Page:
“[At Eight Tables], you can barely see the other diners and each table feels like a private room,” Chen says. “I want people to feel like they’re coming to my home.” Keeping with that theme, the foyer through which guests enter features portraits of Chen’s father and grandfather, a diplomat and a war general, respectively.
“My grandfather was a general in the grand coup,” Chen says, referring to the Kuomintang that fled to Taiwan from mainland China. “When I was very young, I remember seeing him having private chefs at home.”
While the restaurant is a nod to his personal family and traditions, his altruistic, ambitious goal is to change mainstream perceptions of Chinese food. “The great cuisine of China should be elevated in America, and that starts with high-quality ingredients and fine-cooking techniques,” he says. In alignment with that philosophy, he has a farm in Petaluma that supplies some of the restaurant’s produce, including tatsoi and amaranth.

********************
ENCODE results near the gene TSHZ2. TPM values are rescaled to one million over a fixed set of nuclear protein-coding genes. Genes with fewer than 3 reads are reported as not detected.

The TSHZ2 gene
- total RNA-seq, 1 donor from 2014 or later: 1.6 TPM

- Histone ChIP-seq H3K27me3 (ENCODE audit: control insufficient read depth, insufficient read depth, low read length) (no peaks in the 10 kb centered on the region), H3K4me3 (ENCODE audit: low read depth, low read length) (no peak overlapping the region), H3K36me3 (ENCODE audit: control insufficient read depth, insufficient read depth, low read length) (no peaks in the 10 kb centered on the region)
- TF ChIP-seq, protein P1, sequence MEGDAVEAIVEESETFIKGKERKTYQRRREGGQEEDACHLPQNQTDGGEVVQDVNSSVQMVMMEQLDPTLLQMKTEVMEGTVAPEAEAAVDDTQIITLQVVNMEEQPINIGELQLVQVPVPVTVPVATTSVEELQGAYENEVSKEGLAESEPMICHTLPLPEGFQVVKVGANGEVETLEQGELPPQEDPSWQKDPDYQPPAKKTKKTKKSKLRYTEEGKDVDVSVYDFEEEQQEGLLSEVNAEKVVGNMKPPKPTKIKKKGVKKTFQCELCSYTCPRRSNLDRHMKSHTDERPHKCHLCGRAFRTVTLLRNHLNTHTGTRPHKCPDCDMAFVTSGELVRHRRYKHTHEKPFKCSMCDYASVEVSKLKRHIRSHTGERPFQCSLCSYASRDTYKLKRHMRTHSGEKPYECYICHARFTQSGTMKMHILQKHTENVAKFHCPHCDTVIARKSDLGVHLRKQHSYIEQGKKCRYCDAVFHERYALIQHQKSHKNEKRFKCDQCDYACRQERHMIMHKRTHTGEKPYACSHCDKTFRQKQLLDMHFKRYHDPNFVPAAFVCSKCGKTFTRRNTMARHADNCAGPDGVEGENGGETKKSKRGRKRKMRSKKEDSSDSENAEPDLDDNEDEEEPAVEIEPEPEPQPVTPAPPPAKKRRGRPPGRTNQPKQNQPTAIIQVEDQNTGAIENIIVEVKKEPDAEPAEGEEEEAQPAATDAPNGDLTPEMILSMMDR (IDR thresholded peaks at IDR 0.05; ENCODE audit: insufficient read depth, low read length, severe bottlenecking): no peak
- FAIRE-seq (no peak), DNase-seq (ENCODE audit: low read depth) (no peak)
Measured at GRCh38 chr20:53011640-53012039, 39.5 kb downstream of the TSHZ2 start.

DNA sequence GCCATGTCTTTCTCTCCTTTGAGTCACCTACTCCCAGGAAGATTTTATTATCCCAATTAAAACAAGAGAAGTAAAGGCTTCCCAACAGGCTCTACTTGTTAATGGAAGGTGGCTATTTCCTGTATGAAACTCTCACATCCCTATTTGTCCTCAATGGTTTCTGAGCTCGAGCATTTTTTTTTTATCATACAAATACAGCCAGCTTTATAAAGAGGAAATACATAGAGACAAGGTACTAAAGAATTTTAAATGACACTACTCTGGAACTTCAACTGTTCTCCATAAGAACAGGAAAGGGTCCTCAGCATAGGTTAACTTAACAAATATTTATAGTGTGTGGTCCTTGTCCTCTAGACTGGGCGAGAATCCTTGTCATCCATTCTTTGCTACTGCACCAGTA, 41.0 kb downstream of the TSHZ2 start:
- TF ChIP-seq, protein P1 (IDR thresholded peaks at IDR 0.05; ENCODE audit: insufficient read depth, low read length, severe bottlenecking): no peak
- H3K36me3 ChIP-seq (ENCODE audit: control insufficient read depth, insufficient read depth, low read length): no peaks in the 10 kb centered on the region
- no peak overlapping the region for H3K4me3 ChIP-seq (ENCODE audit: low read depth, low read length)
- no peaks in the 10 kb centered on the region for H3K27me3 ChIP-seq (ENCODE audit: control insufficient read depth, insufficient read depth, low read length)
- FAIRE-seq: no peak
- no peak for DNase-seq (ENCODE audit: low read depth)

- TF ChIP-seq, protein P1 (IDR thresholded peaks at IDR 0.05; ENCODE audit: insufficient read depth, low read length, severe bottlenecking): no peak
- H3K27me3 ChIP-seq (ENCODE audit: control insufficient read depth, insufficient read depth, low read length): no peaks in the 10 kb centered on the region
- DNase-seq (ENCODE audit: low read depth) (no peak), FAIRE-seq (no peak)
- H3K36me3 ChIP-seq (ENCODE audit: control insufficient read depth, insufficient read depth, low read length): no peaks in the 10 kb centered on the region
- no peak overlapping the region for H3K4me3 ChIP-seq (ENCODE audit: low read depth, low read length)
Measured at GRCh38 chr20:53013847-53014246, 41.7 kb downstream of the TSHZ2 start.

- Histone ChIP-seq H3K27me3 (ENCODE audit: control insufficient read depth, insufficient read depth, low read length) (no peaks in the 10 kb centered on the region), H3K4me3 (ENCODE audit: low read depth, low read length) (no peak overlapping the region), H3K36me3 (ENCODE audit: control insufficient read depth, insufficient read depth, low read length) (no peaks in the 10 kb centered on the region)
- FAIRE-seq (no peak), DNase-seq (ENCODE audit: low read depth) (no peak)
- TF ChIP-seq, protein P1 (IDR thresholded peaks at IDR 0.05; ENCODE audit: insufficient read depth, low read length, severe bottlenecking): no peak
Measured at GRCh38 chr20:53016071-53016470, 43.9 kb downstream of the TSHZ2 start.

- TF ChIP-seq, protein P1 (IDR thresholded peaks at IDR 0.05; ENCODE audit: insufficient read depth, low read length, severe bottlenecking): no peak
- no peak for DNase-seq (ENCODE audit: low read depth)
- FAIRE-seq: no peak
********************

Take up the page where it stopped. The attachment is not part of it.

Food-wise, the menu is an homage to the great traditional Chinese banquets, starting with a cold and hot appetizer, a soup, and then a parade of savory dishes. Seafood is a must, as it is a symbol of prosperity and wealth. Classic Chinese courses such as steamed fish, dumplings, Peking duck, and dongpo pork are seasoned and made with luxurious ingredients like truffles, Russian caviar, uni, and Iberico pork. There are eight courses in total, plus one or two Western-styled desserts at the end; the price tag, $225.
The biggest difference is that unlike the private chateau meals of China, the dining experience at Eight Tables isn’t restricted to one party a night. Still, for many Americans, it’ll be their first exposure to a category of Chinese dining to which outsiders rarely have access.
If it succeeds, Eight Tables will be the first restaurant in America to usher in this new genre of Chinese fine dining on such a broad scale; it will be the first private-kitchen concept to make it mainstream. Chen has his sights aimed high.
“We want the Michelin stars,” he says. – Eater San Francisco (09.26.17)